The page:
GoTo likes to talk about how "relevant" its paid listings are, which can sound funny. After all, isn't "relevancy" simply defined as who is the highest bidder? Not at GoTo. There are actually editors who will review ads to make sure that they seem somehow related to the search terms they are associated with. While GoTo's system isn't perfect, one can see the advantages in having such a review by contrasting GoTo with the Ask Jeeves paid links system.
Over at Ask Jeeves, a strong correspondence between search terms and ad content seems to have been abandoned over the past few weeks in favor of earning more money. Steve Colby, of CheesyLights.com, provides a good example. In October, he was the top bidder for the words "party lights," with an ad designed to bring people to his site that sells odd illumination items such as flamingo-shaped lanterns.
Out of the blue, Colby's site was suddenly bumped to the number three position. Who came in over him? These ads:
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What on earth did these ads have to do with party lights? Nothing. But the corresponding bid prices told the story. Rather than being just above Colby's $5 CPM bid, these ads came in at $50.50 and $50 respectively. What happened was that these two advertisers had "run of site" style deals with Ask Jeeves to appear for a wide range of terms.
This is bad on two fronts. First, it produces ads that are clearly not relevant to the terms. For a further example, the three current paid link ads at Ask Jeeves for "party lights" sell reducing homeowner debt, sending online holiday invitations and purchasing last minute trips. In contrast, all 15 paid links at GoTo are specifically relevant to the terms "party lights" (though what's probably a bug causes links 11-13 to lead to the same site).
The second problem with a lack of term-to-ad correspondence is that it alienates the smaller advertisers that Ask Jeeves ultimately may need to depend on to keep its system viable. The larger advertisers bidding on run of site-style "search buckets" bump out smaller advertisers, forcing them to pay artificially high prices to regain their positions.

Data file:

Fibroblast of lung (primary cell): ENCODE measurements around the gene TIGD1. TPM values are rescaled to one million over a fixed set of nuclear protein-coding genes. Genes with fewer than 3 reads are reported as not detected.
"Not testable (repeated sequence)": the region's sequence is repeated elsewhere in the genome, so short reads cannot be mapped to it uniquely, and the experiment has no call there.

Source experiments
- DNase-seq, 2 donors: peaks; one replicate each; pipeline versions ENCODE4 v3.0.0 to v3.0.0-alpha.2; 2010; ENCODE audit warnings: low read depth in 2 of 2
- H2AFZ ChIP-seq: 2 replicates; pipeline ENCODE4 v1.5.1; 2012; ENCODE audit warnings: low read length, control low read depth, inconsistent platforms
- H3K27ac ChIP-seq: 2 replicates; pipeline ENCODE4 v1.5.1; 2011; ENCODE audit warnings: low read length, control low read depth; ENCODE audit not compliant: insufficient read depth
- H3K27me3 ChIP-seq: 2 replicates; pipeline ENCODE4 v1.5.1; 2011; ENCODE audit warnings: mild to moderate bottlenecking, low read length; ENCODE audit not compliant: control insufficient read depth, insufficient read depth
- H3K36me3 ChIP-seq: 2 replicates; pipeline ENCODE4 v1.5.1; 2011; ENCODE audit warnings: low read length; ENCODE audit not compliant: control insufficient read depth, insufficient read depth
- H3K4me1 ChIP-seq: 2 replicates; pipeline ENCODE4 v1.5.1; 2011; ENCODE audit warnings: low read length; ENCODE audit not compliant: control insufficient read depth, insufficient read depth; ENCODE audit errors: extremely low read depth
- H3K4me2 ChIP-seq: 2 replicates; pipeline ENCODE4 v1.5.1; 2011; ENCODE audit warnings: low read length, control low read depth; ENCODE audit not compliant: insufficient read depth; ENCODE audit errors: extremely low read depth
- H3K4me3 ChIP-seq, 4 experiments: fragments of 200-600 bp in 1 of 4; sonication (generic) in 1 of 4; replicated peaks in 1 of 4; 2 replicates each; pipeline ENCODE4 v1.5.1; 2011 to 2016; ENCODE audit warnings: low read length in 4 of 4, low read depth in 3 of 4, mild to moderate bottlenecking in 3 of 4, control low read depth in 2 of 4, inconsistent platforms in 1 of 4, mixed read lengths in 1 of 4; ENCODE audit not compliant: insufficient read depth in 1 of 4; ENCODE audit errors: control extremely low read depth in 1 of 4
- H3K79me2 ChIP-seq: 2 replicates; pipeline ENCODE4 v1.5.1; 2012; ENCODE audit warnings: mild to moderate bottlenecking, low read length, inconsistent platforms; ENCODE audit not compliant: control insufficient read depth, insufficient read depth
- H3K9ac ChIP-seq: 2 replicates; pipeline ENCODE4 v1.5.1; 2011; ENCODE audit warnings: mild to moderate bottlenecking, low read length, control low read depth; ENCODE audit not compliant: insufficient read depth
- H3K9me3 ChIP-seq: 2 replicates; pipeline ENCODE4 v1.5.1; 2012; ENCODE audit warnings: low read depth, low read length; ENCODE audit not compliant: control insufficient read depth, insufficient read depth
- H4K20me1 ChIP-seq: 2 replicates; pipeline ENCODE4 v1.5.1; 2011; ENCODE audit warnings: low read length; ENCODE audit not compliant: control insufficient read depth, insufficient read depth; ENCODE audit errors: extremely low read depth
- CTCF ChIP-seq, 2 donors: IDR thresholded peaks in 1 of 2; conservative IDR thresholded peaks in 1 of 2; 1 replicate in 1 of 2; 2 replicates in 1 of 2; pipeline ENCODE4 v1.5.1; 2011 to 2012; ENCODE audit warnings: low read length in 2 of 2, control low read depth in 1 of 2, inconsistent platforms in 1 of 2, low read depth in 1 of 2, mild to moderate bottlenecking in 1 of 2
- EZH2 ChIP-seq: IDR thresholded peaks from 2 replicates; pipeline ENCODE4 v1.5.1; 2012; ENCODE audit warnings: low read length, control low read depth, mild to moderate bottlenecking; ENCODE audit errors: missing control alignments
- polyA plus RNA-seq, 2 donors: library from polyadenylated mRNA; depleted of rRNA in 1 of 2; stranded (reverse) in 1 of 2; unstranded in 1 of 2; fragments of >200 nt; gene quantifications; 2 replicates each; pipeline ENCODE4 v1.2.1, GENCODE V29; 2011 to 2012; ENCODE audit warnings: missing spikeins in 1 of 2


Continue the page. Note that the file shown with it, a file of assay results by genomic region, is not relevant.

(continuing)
For instance, none of the top three current advertisers for "party lights" at Ask Jeeves have actually overtly bid for that term. But, because that specific term has been included in a grouping of many search terms at the rate of about $10 CPM, an advertiser who really wants "party lights" is forced to pay more against people who never actually specifically selected it.
"If large advertising accounts are allowed to dominate almost all of the categories, regardless of [relevance”, than Direct Hit/Ask Jeeves becomes useless to us as an advertising vehicle," Colby told Ask Jeeves, in a letter of complaint
Ask Jeeves says it is aware of the problems outlined, and that changes could come.
"Since the system is relatively new, we have been trying different models and working with different types of advertisers to evaluate the results. Some of the larger campaigns try to fill impressions within a specific amount of time, targeted or not. The system is not unfair to the advertiser although not always flawless either. We have two choices with regard to choosing keywords: no involvement where advertisers choose their own keywords and tell Jeeves how they want to spend advertising dollars, or Ask Jeeves starts manually monitoring the system, and Ask Jeeves tells the advertisers how to spend their advertising dollars. Most of these larger campaigns will have finished by the end of the quarter, and we will be reevaluating the system to determine what provides the most fair bidding competition, the most effective use of dollars for advertisers and return on investment," wrote Ask Jeeves spokesperson Abigail Berens, after checking on the issue.
Ask Jeeves Text Sponsorship Network
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Paid Links At MSN Search And Direct Hit
The Search Engine Update, April 24, 2000
More about paid links at Ask Jeeves. The MSN Search program also described has now closed.
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